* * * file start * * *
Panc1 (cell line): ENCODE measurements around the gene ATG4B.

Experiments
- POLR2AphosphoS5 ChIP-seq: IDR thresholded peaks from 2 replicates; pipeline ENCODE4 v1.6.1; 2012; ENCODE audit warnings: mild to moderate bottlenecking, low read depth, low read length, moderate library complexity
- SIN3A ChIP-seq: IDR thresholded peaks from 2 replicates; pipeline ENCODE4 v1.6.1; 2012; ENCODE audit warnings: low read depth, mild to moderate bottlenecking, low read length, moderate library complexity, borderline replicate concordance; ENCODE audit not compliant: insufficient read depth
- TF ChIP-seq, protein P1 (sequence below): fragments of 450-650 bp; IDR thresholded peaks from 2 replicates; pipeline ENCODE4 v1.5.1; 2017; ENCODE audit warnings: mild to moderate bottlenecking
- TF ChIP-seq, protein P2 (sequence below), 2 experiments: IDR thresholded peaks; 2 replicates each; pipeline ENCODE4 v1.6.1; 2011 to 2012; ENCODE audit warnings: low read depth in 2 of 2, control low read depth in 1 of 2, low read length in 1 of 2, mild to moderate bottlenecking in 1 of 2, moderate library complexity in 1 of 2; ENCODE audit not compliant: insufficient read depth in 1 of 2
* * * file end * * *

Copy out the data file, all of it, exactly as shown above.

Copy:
Panc1 (cell line): ENCODE measurements around the gene ATG4B.

Experiments
- POLR2AphosphoS5 ChIP-seq: IDR thresholded peaks from 2 replicates; pipeline ENCODE4 v1.6.1; 2012; ENCODE audit warnings: mild to moderate bottlenecking, low read depth, low read length, moderate library complexity
- SIN3A ChIP-seq: IDR thresholded peaks from 2 replicates; pipeline ENCODE4 v1.6.1; 2012; ENCODE audit warnings: low read depth, mild to moderate bottlenecking, low read length, moderate library complexity, borderline replicate concordance; ENCODE audit not compliant: insufficient read depth
- TF ChIP-seq, protein P1 (sequence below): fragments of 450-650 bp; IDR thresholded peaks from 2 replicates; pipeline ENCODE4 v1.5.1; 2017; ENCODE audit warnings: mild to moderate bottlenecking
- TF ChIP-seq, protein P2 (sequence below), 2 experiments: IDR thresholded peaks; 2 replicates each; pipeline ENCODE4 v1.6.1; 2011 to 2012; ENCODE audit warnings: low read depth in 2 of 2, control low read depth in 1 of 2, low read length in 1 of 2, mild to moderate bottlenecking in 1 of 2, moderate library complexity in 1 of 2; ENCODE audit not compliant: insufficient read depth in 1 of 2